Foreign Workers’ Supply Chain: Keep it Clean From ‘Labour Human Trafficking’

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It seems that RTL Service of Barrie in Ontario (RTL Service) found that the line between criminal charges and not having a workplace legal infrastructure is very thin.


Earlier this year, CBC reported that the Ontario Provincial Police (OPP) freed 43 Mexicans workers brought to Canada by alleged ‘human traffickers’ under the promise of work visas and permanent residency status.  These workers were freed after an investigation of about 250 officers that included Barrie’s Police and the Canada Border Services Agency (CBSA).  

As a result of this investigation “four Barrie residents [yes, RTL Service’s owner(s)/staff - ages 54, 51, 24 and 19] have now been charged with several offences as part of ongoing labour human trafficking investigation.”  

RTL Service is a company alleged to have supplied foreign nationals as forced labour to unaware Ontarian businesses who needed these workers.  A match made in heaven … or in hell, if you were one of the foreign workers, allegedly trafficked for labour, who reportedly said to an investigator: "Last night, I went to bed a slave. This morning, I woke up a free man."  

The four Barrie residents are facing more than 100 charges contrary to the Immigration and Refugee Protection Act (IRPA) and the Criminal Code (Code), including trafficking in persons.  According to the Code, trafficking in persons is committed by: “Every person who recruits, transports, transfers, receives, holds, conceals or harbours a person, or exercises control, direction or influence over the movements of a person, for the purpose of exploiting them or facilitating their exploitation […]”

Failed Workplace Legal Compliance

Whether the four Barrie residents would go to jail or not is a matter for the courts to decide.  But I’m certain that the residents’ attempt to stay out of jail would include going through their workplace legal infrastructure (or lack thereof).  For foreign workers recruiters like RTL Service, and their business clients, staying away from jail may not be a matter of immigration alone, but an endeavour that includes compliance with workplace laws.  

News media outlets reported that the police found that the victims lived in poor conditions, wages were mostly withheld, and workers had to pay a fee for accommodation and transportation. These findings suggest that there were at least three related businesses in the supply chain of these 43 foreign workers: (i) recruitment; (ii) housing; and (iii) transportation.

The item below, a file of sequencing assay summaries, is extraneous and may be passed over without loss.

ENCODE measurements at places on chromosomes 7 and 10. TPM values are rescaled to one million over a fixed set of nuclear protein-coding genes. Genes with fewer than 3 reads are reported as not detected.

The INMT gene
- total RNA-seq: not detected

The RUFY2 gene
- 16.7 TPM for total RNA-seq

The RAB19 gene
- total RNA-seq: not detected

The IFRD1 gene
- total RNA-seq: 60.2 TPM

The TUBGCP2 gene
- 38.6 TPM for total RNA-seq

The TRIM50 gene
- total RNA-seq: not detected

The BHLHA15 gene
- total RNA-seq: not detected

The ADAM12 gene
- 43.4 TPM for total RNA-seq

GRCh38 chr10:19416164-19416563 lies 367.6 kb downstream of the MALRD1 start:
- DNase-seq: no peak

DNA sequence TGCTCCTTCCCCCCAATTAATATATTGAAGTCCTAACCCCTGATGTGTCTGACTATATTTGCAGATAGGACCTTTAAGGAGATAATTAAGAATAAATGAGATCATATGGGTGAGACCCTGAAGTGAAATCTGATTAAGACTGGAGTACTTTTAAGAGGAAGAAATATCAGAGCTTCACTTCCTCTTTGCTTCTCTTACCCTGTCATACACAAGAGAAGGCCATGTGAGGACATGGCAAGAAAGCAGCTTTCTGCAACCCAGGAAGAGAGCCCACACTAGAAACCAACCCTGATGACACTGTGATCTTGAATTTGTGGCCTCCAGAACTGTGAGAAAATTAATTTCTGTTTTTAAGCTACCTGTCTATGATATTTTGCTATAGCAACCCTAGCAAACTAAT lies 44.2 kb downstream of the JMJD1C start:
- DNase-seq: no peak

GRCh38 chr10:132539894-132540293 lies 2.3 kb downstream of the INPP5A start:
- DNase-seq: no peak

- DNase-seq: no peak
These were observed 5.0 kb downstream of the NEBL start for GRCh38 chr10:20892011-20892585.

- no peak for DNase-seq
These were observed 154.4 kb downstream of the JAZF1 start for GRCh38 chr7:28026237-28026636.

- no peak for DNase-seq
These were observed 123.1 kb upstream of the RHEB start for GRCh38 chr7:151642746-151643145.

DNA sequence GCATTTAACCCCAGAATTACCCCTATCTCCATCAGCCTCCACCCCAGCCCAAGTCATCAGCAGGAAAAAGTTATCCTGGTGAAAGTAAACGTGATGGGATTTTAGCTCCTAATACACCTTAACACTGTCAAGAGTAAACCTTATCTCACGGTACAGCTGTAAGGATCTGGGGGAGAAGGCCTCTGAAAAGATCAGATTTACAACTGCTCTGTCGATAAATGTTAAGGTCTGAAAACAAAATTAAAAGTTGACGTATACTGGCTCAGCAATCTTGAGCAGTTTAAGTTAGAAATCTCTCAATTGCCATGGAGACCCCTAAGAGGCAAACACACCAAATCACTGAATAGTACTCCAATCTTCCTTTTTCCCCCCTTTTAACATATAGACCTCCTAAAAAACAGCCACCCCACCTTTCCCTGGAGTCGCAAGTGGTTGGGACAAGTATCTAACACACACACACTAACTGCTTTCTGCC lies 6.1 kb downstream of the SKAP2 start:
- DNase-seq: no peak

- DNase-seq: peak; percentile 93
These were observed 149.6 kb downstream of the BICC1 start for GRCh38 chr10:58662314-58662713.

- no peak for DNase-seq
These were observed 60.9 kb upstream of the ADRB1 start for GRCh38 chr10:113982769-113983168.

Here is the problem. RTL Service seemed to have received payment from their clients to pay out foreign workers’ wages, and instead of paying foreign workers’ wages in full, RTL Service seemed to have collected payment and fees for the related businesses (accommodation and transportation), after which they payed whatever was left to foreign workers, as wages.

Legal Challenges

The supply chain of foreign workers is complex, and usually includes different related businesses or operations inside and outside Canada.  Each of these operations are controlled by Canadian laws, for example, Ontario’s Employment Protection for Foreign Nationals Act, 2009 (EPFNA).

To answer who the employer is under different laws may be challenging.  A recruiter and its client may be treated as one employer for the purpose of EPFNA, while a temporary help agency is an employer for the purposes of Ontario’s Employment Standards Act, 2000 (ESA), together with its business client who is jointly liable and ultimately responsible for complying with the ESA.        

And, even though a business represents itself as a temporary help agency (and liable under the ESA), the business may be liable as well under EPFNA. This would happen when operations fall within the four corners of what a recruiter is for this Act, namely, a person who finds an individual for employment or a person who finds employment for an individual.

Consequently, the laundry list of things that these operations must do or not to do to comply with which law, will shift based on its true operations: is it a recruiter? Is it a temporary help agency? Or is it a client?

I speculate that RTL Service would not be in this position if it had sought (and followed) workplace related legal advice and services.  Now, it seems too late, and everything they gained from RTL Service’s operations would have to be invested in defending themselves to stay out of jail.    

Complete Rigorous Checks

Canadian clients doing business with similar recruiters as RTL Service, would begin to complete rigorous checks before retaining these services.  The Georgian Bay Hotel, one of the Ontarian business who inadvertently dealt with RTL Service, said that it has severed all ties with the recruiter and that it is reviewing its “standards around contractual agreements … with particular emphasis on fair treatment of workers.” A similar position was taken by the Blue Mountain Resort who also dealt with RTL Service.

There are many great businesses out there, but stay vigilant and engage with foreign workers’ recruiters (and temporary help agencies) that: (1) satisfy your questions about immigration and employment compliance; and (2) have a healthy and wealthy workplace legal infrastructure in place.

Antonio F. Urdaneta is a marathon runner, a workplace lawyer, investigator, compliance coach, and thought leader at Workplace Legal.  He uses coaching skills and tools to inform, advice and represent workplaces in digital and physical legal challenges and endeavours.  He writes his own posts.

This article was originally posted at BEST Magazine: where you will find this and other great articles!